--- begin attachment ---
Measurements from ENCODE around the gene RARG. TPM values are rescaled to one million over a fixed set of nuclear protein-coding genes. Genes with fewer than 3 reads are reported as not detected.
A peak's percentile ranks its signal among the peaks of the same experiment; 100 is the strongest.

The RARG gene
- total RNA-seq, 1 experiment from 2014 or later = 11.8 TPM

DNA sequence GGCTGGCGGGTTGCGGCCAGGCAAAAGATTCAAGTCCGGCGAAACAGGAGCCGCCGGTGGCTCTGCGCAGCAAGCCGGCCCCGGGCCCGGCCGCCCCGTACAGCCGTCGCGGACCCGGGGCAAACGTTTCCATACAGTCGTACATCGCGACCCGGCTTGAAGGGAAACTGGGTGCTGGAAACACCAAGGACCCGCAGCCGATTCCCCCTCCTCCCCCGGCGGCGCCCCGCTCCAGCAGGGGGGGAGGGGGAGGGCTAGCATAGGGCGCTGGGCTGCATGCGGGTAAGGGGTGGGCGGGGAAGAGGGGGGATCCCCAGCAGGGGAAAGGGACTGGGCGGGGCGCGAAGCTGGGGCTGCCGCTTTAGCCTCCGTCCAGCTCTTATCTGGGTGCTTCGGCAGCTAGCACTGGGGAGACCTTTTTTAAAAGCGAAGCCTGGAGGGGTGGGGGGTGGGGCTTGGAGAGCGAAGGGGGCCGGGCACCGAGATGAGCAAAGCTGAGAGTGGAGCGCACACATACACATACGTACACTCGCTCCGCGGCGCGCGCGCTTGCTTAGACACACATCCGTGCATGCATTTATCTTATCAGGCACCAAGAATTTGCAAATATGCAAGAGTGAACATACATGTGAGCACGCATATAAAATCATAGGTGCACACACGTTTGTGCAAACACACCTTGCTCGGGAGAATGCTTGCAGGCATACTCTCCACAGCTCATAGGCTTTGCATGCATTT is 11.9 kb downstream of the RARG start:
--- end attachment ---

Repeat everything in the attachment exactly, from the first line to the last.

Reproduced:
Measurements from ENCODE around the gene RARG. TPM values are rescaled to one million over a fixed set of nuclear protein-coding genes. Genes with fewer than 3 reads are reported as not detected.
A peak's percentile ranks its signal among the peaks of the same experiment; 100 is the strongest.

The RARG gene
- total RNA-seq, 1 experiment from 2014 or later = 11.8 TPM

DNA sequence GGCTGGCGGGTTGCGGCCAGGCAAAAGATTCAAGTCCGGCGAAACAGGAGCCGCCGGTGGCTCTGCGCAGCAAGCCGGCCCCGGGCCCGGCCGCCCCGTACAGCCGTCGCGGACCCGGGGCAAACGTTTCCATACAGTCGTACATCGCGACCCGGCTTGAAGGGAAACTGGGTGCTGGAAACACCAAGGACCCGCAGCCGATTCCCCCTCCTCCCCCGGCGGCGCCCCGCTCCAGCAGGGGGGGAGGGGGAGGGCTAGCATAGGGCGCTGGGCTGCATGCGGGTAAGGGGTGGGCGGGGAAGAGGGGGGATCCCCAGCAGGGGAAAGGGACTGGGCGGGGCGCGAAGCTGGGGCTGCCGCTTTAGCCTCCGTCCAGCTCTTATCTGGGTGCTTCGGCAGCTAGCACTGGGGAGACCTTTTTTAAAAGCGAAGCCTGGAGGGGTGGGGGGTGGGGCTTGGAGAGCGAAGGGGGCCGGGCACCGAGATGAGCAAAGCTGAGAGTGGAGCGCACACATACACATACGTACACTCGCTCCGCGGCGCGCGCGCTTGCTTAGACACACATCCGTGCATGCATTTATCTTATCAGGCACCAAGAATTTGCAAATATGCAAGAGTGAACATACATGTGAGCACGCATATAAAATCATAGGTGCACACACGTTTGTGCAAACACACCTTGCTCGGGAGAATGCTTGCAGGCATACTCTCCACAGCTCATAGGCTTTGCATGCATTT is 11.9 kb downstream of the RARG start: